Shows & Panels
- The 2014 Big Picture on Cyber Security
- AFCEA Answers
- Ask the CIO
- Building the Hybrid Cloud
- Connected Government: How to Build and Procure Network Services for the Future
- Continuing Diagnostics and Mitigation: Discussion of Progress and Next Steps
- Federal Executive Forum
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- The Future of Government Data Centers
- The Future of IT: How CIOs Can Enable the Service-Oriented Enterprise
- The Intersection: Where Technology Meets Transformation
- Maximizing ROI Through Data Center Consolidation
- Moving to the Cloud. What's the best approach for me
- Navigating Tough Choices in Government Cloud Computing
- The New Generation of Database
- Satellite Communications: Acquiring SATCOM in Tight Times
- Targeting Advanced Threats: Proven Methods from Detection through Remediation
- Transformative Technology: Desktop Virtualization in Government
- The Truth About IT Opex and Software Defined Networking
- Value of Health IT
- Air Traffic Management Transformation Report
- Cloud First Report
- General Dynamics IT Enterprise Center
- Gov Cloud Minute
- Government in Technology Series
- Homeland Security Cybersecurity Market Report
- National Cybersecurity Awareness Month
- Technology Insights
- The Cyber Security Report
- The Next Generation Cyber Security Experts
Shows & Panels
Search Tags: Federal Report
Many federal workers are concerned that the stalemate between Congress and the White House will mean furloughs, and the loss of pay, for them, Senior Correspondent Mike Causey says. But a growing number seem to be saying bring it on ... I'll go hiking, camping or do some chores around the house.
If Congress and the White House change the yardstick used to measure inflation, will retirees barely notice or will they have to go on a diet of Hamburger Helper and Ramen Noodles? Check out Senior Correspondent Mike Causey's column for more.
Inside the Beltway is crisis central. The media must report 24/7 and, during the fiscal cliff showdown, they did. But while earlier stories also included a lot of eye-rolling, could the latest sequestration crisis mean it's "this time for sure?"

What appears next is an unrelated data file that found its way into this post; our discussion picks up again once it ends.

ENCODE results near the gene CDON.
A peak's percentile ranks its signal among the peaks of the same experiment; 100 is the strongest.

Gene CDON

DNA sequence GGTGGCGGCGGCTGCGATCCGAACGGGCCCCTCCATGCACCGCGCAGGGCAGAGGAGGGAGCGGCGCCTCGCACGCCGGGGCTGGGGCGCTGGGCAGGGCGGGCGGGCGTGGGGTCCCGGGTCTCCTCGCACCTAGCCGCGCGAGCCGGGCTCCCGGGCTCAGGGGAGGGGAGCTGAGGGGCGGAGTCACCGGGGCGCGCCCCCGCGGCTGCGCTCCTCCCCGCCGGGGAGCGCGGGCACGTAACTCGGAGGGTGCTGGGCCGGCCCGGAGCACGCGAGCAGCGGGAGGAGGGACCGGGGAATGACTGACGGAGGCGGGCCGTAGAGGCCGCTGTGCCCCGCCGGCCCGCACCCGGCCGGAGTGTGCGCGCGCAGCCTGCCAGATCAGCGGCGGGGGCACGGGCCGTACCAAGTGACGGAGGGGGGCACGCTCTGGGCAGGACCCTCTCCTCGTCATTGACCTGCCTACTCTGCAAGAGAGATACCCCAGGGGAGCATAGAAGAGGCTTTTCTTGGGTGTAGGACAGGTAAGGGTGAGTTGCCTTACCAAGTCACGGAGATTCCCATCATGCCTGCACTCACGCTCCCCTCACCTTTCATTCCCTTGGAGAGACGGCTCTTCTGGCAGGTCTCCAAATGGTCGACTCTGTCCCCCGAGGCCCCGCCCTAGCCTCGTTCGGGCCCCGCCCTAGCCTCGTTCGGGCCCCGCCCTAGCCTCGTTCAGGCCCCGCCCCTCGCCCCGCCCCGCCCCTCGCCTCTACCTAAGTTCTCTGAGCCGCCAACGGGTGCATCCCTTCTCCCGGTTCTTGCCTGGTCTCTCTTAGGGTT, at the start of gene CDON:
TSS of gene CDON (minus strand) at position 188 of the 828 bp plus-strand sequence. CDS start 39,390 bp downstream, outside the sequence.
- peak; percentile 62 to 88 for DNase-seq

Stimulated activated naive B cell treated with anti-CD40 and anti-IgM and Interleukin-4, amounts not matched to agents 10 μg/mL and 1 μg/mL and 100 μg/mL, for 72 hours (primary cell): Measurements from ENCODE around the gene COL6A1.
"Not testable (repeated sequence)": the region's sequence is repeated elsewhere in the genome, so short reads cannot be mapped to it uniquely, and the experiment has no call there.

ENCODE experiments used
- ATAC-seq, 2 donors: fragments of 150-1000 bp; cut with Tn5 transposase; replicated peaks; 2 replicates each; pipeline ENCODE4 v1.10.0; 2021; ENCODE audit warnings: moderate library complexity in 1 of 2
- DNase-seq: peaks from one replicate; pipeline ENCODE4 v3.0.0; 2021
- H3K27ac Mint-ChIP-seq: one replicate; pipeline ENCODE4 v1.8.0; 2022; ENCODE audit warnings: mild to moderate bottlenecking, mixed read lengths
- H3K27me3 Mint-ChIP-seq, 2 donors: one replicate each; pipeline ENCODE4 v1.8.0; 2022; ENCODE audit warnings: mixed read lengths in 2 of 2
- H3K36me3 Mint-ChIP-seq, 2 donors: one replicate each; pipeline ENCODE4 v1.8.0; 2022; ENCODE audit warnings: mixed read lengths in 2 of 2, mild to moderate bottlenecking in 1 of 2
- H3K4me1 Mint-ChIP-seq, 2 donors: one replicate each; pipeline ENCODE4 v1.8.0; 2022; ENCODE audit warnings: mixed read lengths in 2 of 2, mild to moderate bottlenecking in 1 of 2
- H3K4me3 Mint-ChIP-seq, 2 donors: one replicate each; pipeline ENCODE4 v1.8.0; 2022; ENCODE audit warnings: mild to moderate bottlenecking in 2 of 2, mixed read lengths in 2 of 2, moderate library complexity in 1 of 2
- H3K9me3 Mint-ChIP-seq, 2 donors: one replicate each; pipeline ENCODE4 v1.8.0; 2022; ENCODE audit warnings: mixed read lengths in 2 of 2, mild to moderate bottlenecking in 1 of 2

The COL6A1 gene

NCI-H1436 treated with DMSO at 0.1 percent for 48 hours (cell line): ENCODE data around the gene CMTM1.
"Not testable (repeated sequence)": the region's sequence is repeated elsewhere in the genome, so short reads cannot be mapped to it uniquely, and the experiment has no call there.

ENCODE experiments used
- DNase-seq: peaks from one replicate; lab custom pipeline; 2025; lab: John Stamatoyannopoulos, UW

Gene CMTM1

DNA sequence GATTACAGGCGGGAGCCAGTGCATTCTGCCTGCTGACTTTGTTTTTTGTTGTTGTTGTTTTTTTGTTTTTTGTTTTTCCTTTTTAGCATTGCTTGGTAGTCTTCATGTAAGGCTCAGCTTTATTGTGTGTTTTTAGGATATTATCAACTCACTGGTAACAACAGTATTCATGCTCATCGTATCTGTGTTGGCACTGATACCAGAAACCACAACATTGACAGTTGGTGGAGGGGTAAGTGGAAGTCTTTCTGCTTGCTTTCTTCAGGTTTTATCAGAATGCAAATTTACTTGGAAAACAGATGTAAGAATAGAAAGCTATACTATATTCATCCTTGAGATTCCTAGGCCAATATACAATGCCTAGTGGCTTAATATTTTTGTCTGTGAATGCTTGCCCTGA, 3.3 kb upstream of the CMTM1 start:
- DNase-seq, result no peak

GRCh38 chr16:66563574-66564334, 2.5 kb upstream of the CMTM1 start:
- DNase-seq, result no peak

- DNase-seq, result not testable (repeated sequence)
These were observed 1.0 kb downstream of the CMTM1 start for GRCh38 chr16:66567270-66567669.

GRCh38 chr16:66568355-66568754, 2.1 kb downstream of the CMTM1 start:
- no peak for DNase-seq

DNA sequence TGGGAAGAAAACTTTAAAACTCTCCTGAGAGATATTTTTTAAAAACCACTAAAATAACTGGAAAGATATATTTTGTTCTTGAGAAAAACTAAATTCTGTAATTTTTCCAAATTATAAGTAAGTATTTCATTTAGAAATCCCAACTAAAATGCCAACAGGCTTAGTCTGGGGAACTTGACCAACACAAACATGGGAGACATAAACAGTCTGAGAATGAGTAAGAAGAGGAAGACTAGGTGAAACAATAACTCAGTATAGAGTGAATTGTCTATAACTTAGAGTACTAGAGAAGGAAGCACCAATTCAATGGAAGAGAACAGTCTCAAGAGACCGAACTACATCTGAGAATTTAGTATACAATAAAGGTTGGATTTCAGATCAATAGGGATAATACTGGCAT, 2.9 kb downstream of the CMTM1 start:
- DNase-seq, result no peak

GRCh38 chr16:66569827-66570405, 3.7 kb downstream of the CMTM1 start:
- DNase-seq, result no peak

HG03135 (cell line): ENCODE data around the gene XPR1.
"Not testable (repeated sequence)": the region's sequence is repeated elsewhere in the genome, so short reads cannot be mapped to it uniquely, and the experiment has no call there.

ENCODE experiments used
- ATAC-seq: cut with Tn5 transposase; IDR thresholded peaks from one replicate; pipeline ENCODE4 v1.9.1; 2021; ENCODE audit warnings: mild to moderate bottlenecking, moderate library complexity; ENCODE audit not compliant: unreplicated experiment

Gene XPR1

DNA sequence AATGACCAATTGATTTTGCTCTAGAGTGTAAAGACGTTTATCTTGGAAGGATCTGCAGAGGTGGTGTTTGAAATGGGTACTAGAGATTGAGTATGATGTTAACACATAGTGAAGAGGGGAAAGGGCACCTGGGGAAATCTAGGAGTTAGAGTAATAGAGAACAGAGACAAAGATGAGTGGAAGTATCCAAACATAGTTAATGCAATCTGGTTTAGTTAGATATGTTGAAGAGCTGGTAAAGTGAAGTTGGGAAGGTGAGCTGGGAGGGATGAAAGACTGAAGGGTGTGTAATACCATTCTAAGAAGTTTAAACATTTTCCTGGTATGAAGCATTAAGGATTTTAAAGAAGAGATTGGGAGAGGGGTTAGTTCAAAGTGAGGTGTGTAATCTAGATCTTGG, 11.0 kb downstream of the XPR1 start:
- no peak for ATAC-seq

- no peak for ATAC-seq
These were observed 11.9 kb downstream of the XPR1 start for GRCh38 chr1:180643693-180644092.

Senior Correspondent Mike Causey wants to know: Is your job essential, emergency or mission-critical, and what does that mean? What would happen if you or your agency are told to turn out the lights and go home?
Like Hollywood superheroes, federal workers managed to escape going over the fiscal cliff. But coming up in this regular mini-series is a possible shutdown because of the White House-Congress fight over the debt limit. If you survive that, there is the sequestration time bomb that is ticking and due to go off in March. Other than that, have a nice day.
Much of the media is treating the threat of a 22-day federal furlough as if it were a sporting event, Senior Correspondent Mike Causey says. But this is big-time, heavy economic stuff. A revenue-choker for struggling state and local governments and a possible threat to economic recovery.
Members of the House of Representatives who think their congressional districts are the polar opposite of Washington, D.C., would be wise run the numbers before they start slashing the pay of "bloated bureaucrats" and contractors who make up a big portion of their voting-age workforce, Senior Correspondent Mike Causey says.
In the past, when federal workers were furloughed they were told to stop working and go home until further notice. If you were out of town, you were to return ASAP, Senior Correspondent Mike Causey says. But what happens if the furlough is one day per week and you are on an assignment to Atlanta or Antarctica?
Politicians who are beating up on federal workers are doing a pretty good job of it. Friends of feds are few and far between, maybe even on the endangered species list, Senior Correspondent Mike Causey says. So what's next?
Can you take vacation if you are furloughed? Answer: No! What about sick leave? Only if you promise to die to prove you are really sick. And to cap out the week, an asteroid the size of a small skyscraper is coming very close to Earth on Friday, Senior Correspondent Mike Causey says.